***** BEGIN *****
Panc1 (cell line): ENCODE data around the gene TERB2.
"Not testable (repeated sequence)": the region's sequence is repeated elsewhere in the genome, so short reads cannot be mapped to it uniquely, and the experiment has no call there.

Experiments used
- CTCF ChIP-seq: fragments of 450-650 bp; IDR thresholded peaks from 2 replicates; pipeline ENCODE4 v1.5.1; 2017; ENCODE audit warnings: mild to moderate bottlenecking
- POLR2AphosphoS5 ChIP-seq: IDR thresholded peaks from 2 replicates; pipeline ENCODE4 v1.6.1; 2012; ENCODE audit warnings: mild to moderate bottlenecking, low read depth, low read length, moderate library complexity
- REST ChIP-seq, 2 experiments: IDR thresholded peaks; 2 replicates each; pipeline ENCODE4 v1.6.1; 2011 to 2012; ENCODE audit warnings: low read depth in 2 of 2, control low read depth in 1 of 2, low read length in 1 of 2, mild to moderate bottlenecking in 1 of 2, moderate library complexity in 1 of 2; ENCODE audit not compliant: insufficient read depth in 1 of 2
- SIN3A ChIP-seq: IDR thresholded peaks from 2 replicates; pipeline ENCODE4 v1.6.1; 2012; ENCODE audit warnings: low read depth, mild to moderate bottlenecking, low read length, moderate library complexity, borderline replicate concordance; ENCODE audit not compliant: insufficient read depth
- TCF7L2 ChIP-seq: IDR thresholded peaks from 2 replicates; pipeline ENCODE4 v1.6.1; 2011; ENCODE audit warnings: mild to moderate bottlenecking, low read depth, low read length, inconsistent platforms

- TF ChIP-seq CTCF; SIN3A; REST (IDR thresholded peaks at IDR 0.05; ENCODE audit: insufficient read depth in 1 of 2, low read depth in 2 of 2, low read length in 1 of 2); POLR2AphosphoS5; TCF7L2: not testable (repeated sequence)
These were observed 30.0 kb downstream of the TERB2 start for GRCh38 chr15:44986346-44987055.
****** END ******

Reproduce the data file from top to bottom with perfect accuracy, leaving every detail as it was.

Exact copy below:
Panc1 (cell line): ENCODE data around the gene TERB2.
"Not testable (repeated sequence)": the region's sequence is repeated elsewhere in the genome, so short reads cannot be mapped to it uniquely, and the experiment has no call there.

Experiments used
- CTCF ChIP-seq: fragments of 450-650 bp; IDR thresholded peaks from 2 replicates; pipeline ENCODE4 v1.5.1; 2017; ENCODE audit warnings: mild to moderate bottlenecking
- POLR2AphosphoS5 ChIP-seq: IDR thresholded peaks from 2 replicates; pipeline ENCODE4 v1.6.1; 2012; ENCODE audit warnings: mild to moderate bottlenecking, low read depth, low read length, moderate library complexity
- REST ChIP-seq, 2 experiments: IDR thresholded peaks; 2 replicates each; pipeline ENCODE4 v1.6.1; 2011 to 2012; ENCODE audit warnings: low read depth in 2 of 2, control low read depth in 1 of 2, low read length in 1 of 2, mild to moderate bottlenecking in 1 of 2, moderate library complexity in 1 of 2; ENCODE audit not compliant: insufficient read depth in 1 of 2
- SIN3A ChIP-seq: IDR thresholded peaks from 2 replicates; pipeline ENCODE4 v1.6.1; 2012; ENCODE audit warnings: low read depth, mild to moderate bottlenecking, low read length, moderate library complexity, borderline replicate concordance; ENCODE audit not compliant: insufficient read depth
- TCF7L2 ChIP-seq: IDR thresholded peaks from 2 replicates; pipeline ENCODE4 v1.6.1; 2011; ENCODE audit warnings: mild to moderate bottlenecking, low read depth, low read length, inconsistent platforms

- TF ChIP-seq CTCF; SIN3A; REST (IDR thresholded peaks at IDR 0.05; ENCODE audit: insufficient read depth in 1 of 2, low read depth in 2 of 2, low read length in 1 of 2); POLR2AphosphoS5; TCF7L2: not testable (repeated sequence)
These were observed 30.0 kb downstream of the TERB2 start for GRCh38 chr15:44986346-44987055.